What Moves Us is designed for adult participants of all ages and stages of life, young adult through elder, who seek an in-depth faith development experience. Because of the small-group process, the ideal workshop size is nine to twelve participants, although the workshops can accommodate as few as six persons or as many as 20.
Participants will be invited to bring their own stories to the group and to share some of their own experiences in both small and large groups.
Integrating All Participants
People with obvious and not-so-obvious disabilities need accommodation in order to participate fully. As a presenter, you may or may not be aware of a participant's need for accommodations. In addition to accommodating the accessibility needs of participants who request them, you are urged to follow these basic accessibility guidelines for every workshop activity.
- Prepare a few large print copies of all handouts.
- Write clearly and use large letters on newsprint. Use black or brown markers for maximum visibility (red and green are difficult for some to see).
- Make a printed copy of information you plan to post on newsprint, to give to any who request it.
- Face the group when you are speaking and urge others to do the same. Be aware of facial hair or hand gestures that may prevent or interfere with lip reading.
- In a large space or with a large group of people, use a microphone for presentations and for questions and answers. If a particular activity will likely make it difficult for speakers to face those who are listening (e.g., a fishbowl, forced choice or role play activity), obtain a portable microphone to pass from speaker to speaker.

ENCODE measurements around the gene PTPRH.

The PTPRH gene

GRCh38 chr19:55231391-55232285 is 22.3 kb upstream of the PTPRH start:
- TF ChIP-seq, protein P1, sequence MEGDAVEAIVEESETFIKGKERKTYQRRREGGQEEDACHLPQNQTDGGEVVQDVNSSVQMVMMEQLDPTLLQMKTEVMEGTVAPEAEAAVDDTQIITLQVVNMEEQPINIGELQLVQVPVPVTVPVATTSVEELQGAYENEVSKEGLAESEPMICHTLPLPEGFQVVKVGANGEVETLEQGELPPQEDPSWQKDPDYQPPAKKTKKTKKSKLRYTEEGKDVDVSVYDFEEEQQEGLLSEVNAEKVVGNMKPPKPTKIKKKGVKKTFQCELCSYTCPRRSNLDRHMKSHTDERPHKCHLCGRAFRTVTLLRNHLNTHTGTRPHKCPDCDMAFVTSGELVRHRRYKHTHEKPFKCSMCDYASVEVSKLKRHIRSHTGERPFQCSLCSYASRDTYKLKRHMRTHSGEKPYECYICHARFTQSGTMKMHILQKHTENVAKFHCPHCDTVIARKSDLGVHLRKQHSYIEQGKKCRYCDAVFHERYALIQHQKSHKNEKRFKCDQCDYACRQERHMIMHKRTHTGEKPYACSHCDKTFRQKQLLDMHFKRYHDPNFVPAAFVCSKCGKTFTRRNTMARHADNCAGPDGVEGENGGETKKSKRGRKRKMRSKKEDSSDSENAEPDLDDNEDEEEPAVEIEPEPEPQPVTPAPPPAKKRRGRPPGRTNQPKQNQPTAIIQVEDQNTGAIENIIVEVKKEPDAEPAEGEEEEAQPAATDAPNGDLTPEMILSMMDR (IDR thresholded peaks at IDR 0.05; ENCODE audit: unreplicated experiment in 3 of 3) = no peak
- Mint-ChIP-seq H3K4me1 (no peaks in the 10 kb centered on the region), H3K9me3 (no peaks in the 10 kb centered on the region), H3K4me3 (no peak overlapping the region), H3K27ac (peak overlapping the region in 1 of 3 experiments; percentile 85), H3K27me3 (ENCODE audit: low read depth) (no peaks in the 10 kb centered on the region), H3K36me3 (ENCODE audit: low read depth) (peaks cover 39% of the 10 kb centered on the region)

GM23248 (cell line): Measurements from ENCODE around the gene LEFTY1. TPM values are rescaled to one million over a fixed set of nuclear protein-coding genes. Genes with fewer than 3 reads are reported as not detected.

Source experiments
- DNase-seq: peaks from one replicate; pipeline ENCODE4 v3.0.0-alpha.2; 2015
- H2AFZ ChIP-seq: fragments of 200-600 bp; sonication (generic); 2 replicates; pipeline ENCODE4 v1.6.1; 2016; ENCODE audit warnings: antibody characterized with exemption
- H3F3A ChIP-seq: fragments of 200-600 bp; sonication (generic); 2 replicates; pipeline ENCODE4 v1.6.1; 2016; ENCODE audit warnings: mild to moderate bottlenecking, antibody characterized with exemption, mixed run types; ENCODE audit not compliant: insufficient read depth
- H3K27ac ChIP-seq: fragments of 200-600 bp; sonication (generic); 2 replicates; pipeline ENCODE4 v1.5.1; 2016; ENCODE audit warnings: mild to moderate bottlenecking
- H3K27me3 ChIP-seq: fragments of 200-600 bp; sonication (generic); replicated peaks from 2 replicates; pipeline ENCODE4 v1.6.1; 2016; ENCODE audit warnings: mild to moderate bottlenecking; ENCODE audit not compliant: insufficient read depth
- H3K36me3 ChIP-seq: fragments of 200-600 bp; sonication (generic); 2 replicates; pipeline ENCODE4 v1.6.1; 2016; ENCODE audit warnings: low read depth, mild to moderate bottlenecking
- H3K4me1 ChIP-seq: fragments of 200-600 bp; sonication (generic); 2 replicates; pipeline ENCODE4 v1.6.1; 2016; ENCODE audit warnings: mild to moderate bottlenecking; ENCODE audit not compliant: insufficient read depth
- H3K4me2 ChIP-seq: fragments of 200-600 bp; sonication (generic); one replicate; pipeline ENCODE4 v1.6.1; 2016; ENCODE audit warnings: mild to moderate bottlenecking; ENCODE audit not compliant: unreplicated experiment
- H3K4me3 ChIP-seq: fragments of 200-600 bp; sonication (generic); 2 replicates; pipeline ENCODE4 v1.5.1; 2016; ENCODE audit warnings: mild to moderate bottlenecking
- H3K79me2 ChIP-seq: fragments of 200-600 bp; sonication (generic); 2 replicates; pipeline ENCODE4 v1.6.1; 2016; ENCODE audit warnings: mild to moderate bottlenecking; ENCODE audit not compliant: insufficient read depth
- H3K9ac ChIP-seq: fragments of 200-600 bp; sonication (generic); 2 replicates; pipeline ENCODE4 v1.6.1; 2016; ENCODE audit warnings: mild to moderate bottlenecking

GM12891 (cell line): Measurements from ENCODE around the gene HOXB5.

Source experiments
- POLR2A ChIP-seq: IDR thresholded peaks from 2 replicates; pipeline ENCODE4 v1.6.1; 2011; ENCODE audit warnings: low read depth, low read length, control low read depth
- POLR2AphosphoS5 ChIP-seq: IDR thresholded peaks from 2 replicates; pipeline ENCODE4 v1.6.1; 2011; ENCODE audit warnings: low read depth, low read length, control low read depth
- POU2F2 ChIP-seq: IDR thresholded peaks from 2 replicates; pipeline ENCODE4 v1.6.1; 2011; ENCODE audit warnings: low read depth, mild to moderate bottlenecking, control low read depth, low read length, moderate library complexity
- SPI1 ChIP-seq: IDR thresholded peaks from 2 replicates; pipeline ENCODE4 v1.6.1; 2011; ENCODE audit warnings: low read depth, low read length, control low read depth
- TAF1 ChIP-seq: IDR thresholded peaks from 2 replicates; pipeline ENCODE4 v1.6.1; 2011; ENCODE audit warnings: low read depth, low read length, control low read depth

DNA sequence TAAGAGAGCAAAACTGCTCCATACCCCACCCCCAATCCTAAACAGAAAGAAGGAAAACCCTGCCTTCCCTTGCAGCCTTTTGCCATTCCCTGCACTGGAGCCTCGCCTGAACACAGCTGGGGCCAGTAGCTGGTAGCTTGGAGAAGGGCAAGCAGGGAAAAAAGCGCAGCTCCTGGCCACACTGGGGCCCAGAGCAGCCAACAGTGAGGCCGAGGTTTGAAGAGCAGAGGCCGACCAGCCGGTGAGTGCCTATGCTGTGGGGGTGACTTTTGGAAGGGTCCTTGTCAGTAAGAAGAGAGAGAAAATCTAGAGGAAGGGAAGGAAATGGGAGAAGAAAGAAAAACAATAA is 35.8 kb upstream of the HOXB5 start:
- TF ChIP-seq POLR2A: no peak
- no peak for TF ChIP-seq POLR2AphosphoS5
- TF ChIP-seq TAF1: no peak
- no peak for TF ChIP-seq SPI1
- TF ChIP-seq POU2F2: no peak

- In a brainstorm activity, repeat clearly any word or phrase generated by the group in addition to writing it on newsprint.
- During small group work, position each group far enough from other groups to keep minimize noise interference.
- Keep aisles and doorways clear at all times during a workshop so that people with mobility impairments or immediate needs may exit the room easily.
- Offer a variety of seating options, e.g. straight chairs, soft chairs, chairs with arms, and chairs without arms so that participants may find seating that best accommodates their needs.
- When re-arranging furniture for small groups or other purposes, ensure clear pathways between groups.
- Enlist workshop participants in being vigilant about removing bags, books, coffee cups and other obstacles from pathways.
- Use the phrase, "Rise in body or spirit," rather than "Please stand."
- Use language that puts the person first, rather than the disability (e.g., "a person who uses a wheelchair," rather than "a wheelchair-user"; "a child with dyslexia," rather than "a dyslexic child; "people with disabilities" rather than "the disabled.")
- Do not ask individuals to read aloud. Avoid read-alouds that require everyone in the group to automatically take a turn. Request volunteers or read the material yourself.
- Ask participants in advance about any food allergies. Add to your group covenant an agreement to avoid bringing problem foods for snacks or to always offer an alternate snack food.
- Ask participants in advance about any allergies to scents or perfumes. If participants have allergies or sensitivities, invite members of the group to refrain from wearing perfumes and add this agreement to your covenant.
Find more guidance on UUA.org, including information about accommodating people with specific accessibility needs.
Though focused on inclusion of children, Welcoming Children with Special Needs: a Guidebook for Faith Communities by Sally Patton (Boston: Unitarian Universalist Association, 2004) can also help leaders of adult workshops.
In addition, some workshop activities suggest specific adaptation under the heading "Including All Participants."